China: Expats and Millionaires Are Leaving

“Although China hasn’t released any updated numbers, the country’s pre-pandemic census suggests that some had begun to leave even before the Covid crackdown.”

National Review | by Veronique De Rugy | September 1, 2023

Andrew Stuttaford had a post last night on international investors bailing out of Chinese securities.

This morning on Persuasion, Blake Stone-Banks has a piece about the expats also leaving China. The writer, one of those expats who left in 2022, had moved to China as a student in 2000 and stayed. Here is a tidbit:

Although China hasn’t released any updated numbers, the country’s pre-pandemic census suggests that some had begun to leave even before the Covid crackdown. From 2010 to 2020, Shanghai’s expat population dropped from 208,000 to 163,000. A survey by the European Chamber of Commerce in April 2022 found that 85 percent of foreigners living in China said the lockdown had made them rethink their futures in the country. And before I left, I would frequently walk around formerly expat-rich districts like Shanghai’s French Concession or Beijing’s Sanlitun and be the only foreigner on the street.

China’s expat exodus is occurring during a precarious time for the country: In 2022, China’s total population decreased by more than 800,000 — the first population decline in more than sixty years. Now that the failed zero-Covid policies have been lifted, China is desperately looking to win back both foreign investment and foreign professionals. But the question remains if foreigners will return, and what the lives they lead in post-Covid China will look like.

CNBC had a story back in June about high-net-worth individuals also leaving the country:

According to a report by investment migration consultancy Henley & Partners, China is expected to lose the largest number of dollar millionaires this year due to migration, when compared to any other country.

Data from the firm showed that a net 10,800 high-net-worth individuals migrated out of China in 2022, and another net 13,500 are expected to leave this year.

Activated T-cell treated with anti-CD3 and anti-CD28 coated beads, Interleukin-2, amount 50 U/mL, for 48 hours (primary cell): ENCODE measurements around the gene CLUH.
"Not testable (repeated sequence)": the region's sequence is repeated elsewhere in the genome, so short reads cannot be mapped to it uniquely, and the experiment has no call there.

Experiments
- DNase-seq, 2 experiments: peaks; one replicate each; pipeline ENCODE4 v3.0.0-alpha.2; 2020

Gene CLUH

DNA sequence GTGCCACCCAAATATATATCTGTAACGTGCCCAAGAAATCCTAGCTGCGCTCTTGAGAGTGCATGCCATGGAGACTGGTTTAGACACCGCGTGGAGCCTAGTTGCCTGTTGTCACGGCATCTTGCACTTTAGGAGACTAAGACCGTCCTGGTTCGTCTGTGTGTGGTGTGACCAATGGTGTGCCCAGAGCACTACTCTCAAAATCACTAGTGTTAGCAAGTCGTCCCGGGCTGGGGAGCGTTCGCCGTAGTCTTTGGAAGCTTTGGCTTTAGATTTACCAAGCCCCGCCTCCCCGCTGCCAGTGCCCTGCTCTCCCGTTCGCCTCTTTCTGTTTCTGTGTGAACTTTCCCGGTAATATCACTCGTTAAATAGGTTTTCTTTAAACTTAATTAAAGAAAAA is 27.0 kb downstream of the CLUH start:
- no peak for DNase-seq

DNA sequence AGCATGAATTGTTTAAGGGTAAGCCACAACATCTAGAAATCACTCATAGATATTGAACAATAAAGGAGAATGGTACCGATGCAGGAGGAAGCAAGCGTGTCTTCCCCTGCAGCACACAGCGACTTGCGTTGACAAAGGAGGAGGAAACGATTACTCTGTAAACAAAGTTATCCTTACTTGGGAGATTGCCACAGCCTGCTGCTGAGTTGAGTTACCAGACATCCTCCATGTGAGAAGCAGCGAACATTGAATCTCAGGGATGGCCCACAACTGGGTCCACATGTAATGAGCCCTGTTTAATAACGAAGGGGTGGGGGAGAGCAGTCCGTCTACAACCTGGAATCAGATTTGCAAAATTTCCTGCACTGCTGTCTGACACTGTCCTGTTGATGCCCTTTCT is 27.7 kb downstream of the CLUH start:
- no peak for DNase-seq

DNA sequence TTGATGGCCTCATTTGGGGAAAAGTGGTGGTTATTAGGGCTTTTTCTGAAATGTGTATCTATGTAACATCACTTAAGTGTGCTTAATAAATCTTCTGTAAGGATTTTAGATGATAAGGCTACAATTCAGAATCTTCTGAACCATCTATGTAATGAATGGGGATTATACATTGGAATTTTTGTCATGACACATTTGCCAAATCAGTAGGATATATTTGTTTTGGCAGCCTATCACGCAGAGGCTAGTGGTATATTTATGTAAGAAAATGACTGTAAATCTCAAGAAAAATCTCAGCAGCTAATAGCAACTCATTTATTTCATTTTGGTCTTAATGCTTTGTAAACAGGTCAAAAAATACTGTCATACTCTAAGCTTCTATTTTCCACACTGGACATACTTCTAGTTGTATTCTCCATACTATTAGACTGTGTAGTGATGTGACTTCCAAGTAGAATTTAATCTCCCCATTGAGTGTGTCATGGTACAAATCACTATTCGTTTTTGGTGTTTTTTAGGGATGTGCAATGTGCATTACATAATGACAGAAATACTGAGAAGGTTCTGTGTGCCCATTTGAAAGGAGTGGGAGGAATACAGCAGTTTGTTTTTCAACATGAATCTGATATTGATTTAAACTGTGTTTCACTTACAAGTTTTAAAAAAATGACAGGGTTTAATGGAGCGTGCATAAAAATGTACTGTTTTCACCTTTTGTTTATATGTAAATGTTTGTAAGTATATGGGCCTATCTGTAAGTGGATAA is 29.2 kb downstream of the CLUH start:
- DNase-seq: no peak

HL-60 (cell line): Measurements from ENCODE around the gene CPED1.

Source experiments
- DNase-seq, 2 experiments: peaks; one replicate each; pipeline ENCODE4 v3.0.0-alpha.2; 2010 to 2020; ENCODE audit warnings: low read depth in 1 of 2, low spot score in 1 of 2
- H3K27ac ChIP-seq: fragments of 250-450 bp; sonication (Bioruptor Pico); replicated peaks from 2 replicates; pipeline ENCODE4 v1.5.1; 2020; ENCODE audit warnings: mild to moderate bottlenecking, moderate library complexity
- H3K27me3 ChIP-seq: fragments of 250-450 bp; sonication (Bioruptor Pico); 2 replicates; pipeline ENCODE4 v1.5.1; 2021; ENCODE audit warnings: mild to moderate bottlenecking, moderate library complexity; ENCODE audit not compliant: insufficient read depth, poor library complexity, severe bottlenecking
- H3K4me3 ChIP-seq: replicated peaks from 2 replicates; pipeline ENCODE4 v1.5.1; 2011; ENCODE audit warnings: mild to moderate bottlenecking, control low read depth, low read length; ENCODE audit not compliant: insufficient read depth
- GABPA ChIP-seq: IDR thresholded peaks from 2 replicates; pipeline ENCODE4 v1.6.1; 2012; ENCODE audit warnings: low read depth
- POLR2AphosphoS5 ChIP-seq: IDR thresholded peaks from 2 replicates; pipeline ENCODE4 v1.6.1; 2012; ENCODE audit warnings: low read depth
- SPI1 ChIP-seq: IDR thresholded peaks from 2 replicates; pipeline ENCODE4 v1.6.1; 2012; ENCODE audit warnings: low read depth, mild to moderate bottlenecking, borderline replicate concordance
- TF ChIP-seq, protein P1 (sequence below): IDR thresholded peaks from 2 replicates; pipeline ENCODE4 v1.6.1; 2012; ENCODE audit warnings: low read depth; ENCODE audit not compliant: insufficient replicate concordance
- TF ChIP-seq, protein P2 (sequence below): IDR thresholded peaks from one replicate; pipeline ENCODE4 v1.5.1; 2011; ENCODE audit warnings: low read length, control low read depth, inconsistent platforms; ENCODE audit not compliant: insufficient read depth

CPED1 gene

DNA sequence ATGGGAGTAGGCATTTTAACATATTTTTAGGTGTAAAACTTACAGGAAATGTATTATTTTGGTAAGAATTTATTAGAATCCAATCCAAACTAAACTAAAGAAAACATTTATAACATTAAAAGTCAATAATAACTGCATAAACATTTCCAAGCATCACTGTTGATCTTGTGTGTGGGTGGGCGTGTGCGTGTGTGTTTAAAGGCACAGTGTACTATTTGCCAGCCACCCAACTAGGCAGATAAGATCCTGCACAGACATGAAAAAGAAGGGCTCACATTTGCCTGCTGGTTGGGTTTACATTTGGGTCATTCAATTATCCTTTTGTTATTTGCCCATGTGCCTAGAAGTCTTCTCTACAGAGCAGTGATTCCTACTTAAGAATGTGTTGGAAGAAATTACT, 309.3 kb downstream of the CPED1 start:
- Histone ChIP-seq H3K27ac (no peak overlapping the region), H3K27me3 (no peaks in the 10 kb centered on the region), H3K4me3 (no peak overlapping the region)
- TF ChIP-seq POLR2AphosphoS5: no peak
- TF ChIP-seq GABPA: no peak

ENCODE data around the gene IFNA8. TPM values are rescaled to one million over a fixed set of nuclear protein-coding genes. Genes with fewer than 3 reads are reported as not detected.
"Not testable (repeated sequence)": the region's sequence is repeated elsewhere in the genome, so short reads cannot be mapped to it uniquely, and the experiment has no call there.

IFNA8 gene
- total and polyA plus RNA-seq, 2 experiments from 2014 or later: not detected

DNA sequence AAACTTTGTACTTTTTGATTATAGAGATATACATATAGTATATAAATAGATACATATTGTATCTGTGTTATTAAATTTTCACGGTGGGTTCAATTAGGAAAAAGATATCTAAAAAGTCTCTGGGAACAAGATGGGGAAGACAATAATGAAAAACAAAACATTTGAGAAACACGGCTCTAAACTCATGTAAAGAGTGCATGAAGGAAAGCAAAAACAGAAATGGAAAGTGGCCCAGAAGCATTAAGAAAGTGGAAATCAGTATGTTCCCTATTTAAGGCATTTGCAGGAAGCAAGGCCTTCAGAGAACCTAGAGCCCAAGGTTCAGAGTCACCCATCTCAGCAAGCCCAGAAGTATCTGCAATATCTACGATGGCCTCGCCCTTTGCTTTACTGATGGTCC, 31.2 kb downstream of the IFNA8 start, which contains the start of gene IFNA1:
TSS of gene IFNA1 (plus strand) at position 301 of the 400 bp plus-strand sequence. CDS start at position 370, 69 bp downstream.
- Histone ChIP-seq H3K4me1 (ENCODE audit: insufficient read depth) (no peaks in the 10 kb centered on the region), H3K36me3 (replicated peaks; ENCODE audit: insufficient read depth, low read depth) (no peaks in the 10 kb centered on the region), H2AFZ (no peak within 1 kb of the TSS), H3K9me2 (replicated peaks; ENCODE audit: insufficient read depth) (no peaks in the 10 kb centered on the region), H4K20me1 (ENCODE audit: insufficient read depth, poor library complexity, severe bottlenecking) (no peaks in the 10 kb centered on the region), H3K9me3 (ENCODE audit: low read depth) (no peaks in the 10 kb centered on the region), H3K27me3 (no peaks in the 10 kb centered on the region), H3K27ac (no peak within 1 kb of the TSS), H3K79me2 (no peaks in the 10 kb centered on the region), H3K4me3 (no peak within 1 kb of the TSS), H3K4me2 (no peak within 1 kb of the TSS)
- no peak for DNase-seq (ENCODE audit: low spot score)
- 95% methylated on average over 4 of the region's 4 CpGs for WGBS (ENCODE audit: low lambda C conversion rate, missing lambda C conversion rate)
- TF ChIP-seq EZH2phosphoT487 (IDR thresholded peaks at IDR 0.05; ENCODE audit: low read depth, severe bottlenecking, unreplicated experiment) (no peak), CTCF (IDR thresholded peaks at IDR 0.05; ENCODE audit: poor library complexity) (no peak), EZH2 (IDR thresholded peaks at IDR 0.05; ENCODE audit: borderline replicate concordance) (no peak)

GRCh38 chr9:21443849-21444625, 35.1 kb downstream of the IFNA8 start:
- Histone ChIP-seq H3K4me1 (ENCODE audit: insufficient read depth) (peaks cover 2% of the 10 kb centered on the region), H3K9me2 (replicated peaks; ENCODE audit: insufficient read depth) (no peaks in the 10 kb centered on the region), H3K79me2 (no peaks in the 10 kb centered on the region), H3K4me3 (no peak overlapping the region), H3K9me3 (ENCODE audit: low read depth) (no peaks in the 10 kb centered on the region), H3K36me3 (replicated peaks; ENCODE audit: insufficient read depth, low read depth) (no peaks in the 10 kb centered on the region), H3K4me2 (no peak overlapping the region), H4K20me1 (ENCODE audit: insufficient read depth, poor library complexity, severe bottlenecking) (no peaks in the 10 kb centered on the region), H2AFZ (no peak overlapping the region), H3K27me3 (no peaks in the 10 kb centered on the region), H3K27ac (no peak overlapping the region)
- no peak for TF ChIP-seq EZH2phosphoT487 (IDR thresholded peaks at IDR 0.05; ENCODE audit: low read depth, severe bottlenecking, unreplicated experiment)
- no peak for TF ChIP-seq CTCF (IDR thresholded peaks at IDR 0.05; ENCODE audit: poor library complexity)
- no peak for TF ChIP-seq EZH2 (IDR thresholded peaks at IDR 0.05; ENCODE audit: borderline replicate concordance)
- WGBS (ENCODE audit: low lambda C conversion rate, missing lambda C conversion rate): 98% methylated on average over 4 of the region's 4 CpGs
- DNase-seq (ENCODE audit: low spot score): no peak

This is not an issue that started with the coronavirus pandemic, and has been going on for the last 10 years.

If I were an expat or a millionaire, I wouldn’t want to stay in China either.

CNBC story below.


China to see the world’s biggest millionaire exodus this year, new study shows

CNBC | by Charmaine Jacob | June 15, 2023

KEY POINTS

  • Data showed that a net 10,800 high-net-worth individuals migrated out of China in 2022, and another net 13,500 are expected to leave this year. 
  • This is not an issue that started with during the coronavirus pandemic, however, and has been going on for the last 10 years. 
  • Australia could outrank the United Arab Emirates this year in welcoming the highest net number of millionaires this year. 

China, with the world’s second-largest economy and the second-highest population, will again see the biggest exodus of millionaires this year, according to new research. 

According to a report by investment migration consultancy Henley & Partners, China is expected to lose the largest number of dollar millionaires this year due to migration, when compared to any other country. 

Data from the firm showed that a net 10,800 high-net-worth individuals migrated out of China in 2022, and another net 13,500 are expected to leave this year.